"Southern Africa's Gay & Lesbian Newspaper"
Gavin Hayward, Editor
PO Box 28827, Kensington 2101, South Africa
Telephone: + 27-622-2275
Fax: + 27-616-6487
Lesbian judges seek justice
The Pretoria High Court heard two applications in August brought by
serving judges of the High Court against the state.
In the first case, Judge Anne-Marie de Vos of the Pretoria High Court
asked for the provisions of the Child Care Act that prevent her and
her partner from co-adopting children, to be declared
At present, only one person in a same sex couple can be the legal
guardian of a child. The Minister of Social Development did not
oppose the application. Council for Judge de Vos argued that the
situation creates instability in the family as the children do not
understand why only one of their parents can make legal decisions for
them. He further argued that the present position negates the rights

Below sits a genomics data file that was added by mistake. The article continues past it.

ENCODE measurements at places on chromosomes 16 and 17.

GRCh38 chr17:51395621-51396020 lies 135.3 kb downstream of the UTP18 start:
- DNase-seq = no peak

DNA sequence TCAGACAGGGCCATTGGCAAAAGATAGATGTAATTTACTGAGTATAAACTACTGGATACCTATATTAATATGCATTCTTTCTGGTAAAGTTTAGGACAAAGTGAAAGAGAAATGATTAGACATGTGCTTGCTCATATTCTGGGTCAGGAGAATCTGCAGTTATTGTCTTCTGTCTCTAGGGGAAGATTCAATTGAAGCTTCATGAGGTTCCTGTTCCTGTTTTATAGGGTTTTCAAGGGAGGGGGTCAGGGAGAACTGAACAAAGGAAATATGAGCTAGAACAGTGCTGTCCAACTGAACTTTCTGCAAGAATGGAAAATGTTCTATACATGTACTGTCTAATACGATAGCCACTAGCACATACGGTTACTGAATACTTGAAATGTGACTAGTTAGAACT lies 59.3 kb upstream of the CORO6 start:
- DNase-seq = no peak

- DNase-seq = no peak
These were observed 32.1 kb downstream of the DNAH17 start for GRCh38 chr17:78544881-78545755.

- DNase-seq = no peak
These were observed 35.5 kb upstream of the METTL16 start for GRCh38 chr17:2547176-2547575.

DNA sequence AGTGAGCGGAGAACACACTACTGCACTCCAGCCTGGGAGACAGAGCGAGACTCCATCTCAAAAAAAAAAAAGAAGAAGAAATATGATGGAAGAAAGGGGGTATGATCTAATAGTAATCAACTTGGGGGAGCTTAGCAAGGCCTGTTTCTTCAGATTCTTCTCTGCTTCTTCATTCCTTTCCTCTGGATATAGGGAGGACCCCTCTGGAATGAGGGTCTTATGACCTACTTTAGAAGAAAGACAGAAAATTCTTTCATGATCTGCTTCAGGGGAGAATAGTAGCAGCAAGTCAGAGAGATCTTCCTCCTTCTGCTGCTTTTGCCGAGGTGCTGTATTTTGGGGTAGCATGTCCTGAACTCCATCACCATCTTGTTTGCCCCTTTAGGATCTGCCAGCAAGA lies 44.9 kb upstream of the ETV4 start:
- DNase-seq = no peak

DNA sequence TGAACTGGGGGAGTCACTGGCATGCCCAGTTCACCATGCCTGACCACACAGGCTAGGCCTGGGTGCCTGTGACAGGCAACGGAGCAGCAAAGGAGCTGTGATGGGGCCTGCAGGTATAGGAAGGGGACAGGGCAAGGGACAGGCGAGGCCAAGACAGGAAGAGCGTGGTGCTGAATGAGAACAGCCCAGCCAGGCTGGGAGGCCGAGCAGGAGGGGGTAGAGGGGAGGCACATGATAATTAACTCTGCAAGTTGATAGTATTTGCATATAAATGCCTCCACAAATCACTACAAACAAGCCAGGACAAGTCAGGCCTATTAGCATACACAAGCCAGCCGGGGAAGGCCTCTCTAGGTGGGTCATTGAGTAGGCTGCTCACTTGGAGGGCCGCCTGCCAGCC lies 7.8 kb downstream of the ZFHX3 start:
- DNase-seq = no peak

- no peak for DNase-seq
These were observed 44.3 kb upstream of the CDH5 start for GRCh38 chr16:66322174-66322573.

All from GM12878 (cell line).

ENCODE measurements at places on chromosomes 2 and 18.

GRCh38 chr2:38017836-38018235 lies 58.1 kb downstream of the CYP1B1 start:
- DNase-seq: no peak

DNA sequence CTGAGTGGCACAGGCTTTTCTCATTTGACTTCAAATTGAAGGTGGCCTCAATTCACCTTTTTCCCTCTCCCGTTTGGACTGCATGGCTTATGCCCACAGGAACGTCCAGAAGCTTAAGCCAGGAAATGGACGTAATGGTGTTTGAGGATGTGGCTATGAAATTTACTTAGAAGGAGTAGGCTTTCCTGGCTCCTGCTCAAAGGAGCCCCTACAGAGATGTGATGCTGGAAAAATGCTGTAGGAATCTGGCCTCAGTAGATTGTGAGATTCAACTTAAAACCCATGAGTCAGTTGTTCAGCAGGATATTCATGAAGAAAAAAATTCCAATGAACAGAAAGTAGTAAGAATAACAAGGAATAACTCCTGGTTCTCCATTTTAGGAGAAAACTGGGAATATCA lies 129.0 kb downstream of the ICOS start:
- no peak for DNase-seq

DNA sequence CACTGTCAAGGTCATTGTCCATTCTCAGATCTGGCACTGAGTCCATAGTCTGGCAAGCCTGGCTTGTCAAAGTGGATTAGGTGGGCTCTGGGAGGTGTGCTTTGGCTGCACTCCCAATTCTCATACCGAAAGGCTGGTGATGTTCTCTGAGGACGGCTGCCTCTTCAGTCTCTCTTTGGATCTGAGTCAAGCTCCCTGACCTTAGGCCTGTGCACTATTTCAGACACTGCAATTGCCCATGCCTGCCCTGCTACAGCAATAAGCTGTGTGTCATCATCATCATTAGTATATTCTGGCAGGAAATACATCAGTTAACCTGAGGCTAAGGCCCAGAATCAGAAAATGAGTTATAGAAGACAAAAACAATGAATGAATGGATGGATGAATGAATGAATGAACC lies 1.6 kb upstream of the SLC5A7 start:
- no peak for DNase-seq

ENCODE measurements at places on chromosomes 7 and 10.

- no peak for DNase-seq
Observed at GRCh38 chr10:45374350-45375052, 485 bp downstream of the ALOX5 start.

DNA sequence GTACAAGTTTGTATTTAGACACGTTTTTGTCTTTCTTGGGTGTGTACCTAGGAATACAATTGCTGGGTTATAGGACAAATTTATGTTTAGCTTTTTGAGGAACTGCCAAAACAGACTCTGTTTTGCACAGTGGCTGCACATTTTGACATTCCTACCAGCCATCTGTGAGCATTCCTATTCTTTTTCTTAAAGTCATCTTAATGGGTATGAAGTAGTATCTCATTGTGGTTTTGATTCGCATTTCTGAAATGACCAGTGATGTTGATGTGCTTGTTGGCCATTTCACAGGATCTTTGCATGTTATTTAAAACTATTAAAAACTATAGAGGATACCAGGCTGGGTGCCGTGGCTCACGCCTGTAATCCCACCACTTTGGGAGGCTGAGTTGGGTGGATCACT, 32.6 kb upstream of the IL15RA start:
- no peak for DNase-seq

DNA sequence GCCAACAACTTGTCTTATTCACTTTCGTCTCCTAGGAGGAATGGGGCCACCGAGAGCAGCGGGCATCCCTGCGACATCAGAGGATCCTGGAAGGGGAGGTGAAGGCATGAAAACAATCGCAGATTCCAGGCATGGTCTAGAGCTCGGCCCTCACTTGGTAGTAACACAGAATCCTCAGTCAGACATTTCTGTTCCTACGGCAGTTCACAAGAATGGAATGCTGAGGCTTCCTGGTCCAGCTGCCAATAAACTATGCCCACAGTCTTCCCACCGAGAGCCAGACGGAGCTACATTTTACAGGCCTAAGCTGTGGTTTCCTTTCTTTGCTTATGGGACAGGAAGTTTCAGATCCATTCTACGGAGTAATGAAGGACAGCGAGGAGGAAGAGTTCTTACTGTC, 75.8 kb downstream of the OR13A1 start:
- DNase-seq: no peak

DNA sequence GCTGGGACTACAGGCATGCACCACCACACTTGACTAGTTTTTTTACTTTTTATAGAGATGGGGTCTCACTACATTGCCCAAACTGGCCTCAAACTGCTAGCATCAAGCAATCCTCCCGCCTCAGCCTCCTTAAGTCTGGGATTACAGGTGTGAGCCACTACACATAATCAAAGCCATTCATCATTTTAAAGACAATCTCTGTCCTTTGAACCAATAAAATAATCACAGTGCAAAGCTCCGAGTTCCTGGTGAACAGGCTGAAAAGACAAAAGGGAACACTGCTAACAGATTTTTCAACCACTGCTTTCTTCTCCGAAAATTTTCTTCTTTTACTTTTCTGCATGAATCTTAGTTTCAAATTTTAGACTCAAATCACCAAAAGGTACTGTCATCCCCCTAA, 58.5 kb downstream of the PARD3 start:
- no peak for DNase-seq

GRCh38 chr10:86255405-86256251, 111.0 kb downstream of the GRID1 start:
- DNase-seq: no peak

of the children as they would only have a claim for maintenance
against one of their parents.
In the second case, Judge Cathy Satchwell of the Johannesburg High
Court applied for an order against the President and the Minister of
Justice, as well as to have certain sections of the Judges
Remuneration Act declared unconstitutional. At present, the Act
prevents Judge Satchwells' same sex life partner from accessing
benefits that are available to the spouses of other judges. The
application was opposed by the government an the grounds that it will
"open the floodgates" for similar applications.
The Equality Project expressed delight that them two matters are